National Cancer Institute awards $3.1M grant to smoking-cessation app maker

By Aditi Pai
09:38 am
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SmartQuitThe National Cancer Institute has awarded Jonathan Bricker, a behavioral scientist and faculty member at Fred Hutchinson Cancer Research Center, with a five-year, $3.1 million grant to conduct a randomized controlled trial of SmartQuit, a smoking-cessation app.

SmartQuit is based on acceptance and commitment therapy, or an ACT-based program, that "focuses on increasing one’s willingness to accept the physical, mental and emotional challenges of quitting while also encouraging commitment to engage in values-based behavior change," according to a statement from the center. Using this method, the user is, among other things, tracking their urges rather than tracking their smokes.

This trial will build on a study that Bricker conducted at the end of 2014 with Seattle-based behavior change company 2Morrow, which was funded by the Hartwell Innovation Fund. 2Morrow partnered with the Fred Hutchinson Cancer Research Center to create the app.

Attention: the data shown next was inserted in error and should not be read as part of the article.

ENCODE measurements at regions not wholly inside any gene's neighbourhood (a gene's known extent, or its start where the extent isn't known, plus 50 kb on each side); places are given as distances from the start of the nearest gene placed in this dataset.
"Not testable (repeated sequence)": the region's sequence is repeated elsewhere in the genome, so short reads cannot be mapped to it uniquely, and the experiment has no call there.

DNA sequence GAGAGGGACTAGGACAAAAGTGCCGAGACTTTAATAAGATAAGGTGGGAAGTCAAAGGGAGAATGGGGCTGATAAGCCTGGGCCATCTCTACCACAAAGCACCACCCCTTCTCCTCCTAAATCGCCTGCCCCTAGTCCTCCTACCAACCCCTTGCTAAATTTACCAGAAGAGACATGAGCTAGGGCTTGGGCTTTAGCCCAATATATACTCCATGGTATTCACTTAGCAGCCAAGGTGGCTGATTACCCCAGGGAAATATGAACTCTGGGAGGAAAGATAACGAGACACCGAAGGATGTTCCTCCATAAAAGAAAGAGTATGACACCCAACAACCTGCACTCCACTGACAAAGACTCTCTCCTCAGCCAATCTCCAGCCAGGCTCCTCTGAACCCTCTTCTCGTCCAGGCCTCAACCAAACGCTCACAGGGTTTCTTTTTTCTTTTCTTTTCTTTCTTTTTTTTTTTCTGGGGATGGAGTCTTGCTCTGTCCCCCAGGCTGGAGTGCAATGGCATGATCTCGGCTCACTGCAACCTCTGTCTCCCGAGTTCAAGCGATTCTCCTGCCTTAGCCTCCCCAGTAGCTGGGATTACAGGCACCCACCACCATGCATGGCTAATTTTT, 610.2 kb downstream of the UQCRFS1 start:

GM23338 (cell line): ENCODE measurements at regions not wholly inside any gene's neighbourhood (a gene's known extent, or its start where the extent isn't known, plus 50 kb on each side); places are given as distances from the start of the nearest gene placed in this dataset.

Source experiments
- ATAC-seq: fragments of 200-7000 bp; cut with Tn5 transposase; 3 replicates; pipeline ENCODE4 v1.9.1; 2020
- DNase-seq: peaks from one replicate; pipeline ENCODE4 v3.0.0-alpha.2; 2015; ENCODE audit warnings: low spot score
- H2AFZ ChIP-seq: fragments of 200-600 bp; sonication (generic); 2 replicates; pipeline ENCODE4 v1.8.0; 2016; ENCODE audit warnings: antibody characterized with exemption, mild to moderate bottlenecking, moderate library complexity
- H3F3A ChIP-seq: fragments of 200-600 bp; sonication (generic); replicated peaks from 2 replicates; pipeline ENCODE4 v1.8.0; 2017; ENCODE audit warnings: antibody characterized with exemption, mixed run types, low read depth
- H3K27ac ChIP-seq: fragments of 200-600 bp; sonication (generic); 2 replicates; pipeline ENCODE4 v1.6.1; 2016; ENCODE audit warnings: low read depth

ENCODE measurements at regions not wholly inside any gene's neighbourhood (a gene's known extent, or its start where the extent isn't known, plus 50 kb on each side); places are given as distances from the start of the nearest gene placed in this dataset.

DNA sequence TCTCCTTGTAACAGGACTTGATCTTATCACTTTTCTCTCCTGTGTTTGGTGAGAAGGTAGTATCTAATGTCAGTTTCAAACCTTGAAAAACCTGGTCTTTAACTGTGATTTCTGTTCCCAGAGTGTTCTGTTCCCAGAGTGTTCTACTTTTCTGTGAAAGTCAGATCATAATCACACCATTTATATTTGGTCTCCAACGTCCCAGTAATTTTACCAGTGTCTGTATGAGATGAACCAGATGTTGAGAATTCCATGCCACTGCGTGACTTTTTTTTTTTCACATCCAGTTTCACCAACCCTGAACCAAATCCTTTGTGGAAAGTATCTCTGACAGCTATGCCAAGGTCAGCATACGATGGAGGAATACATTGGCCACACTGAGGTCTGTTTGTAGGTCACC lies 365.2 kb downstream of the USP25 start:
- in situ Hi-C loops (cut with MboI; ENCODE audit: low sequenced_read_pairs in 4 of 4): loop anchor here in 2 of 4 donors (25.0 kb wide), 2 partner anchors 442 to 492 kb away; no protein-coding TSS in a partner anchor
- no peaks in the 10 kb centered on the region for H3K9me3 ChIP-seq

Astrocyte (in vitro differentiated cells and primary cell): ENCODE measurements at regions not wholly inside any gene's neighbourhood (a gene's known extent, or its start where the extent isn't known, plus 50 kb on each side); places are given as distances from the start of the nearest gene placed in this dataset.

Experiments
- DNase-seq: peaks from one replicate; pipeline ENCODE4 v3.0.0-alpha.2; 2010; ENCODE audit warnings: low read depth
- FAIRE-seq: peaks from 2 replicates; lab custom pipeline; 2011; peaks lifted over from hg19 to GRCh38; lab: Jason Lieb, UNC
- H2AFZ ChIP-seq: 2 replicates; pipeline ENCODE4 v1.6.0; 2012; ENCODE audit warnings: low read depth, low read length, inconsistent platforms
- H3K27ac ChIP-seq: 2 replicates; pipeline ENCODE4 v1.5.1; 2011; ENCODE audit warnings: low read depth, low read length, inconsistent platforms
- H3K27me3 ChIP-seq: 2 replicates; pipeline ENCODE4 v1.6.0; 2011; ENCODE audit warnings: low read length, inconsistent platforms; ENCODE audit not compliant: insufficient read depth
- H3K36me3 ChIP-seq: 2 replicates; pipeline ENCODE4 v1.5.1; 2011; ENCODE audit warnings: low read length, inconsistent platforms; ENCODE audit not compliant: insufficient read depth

Th previous randomized control trial Bricker conducted, of 196 participants, found that users of SmartQuit were 2.5 to 3 times more likely to quit than those who try to quit on their own. The researchers also found that SmartQuit was 60 percent more effective than the National Cancer Institute’s application for smoking cessation, called QuitGuide. 

“The funding gives us an amazing opportunity to update our SmartQuit app with state-of-the-art computer science and psychology technologies closely informed by several years of research we have done on prior versions of the app,” Bricker said in a statement.

After updating the app, Bricker aims to launch a nationwide, randomized controlled trial of SmartQuit next year. This study will recruit more than 1,600 adult smokers and compare SmartQuit with an app that follows the US Clinical Practice Guidelines. Bricker explained that the goal of this study is to determine whether SmartQuit is effective for smoking cessation.

“These are exciting times in the mobile health space,” Bricker said. “There is a wide chasm between what is available on the market … and what is actually proven to work. We feel very fortunate to lead these efforts to impact the science of mobile health and address the critical need for low-cost, high-impact smoking-cessation programming.”

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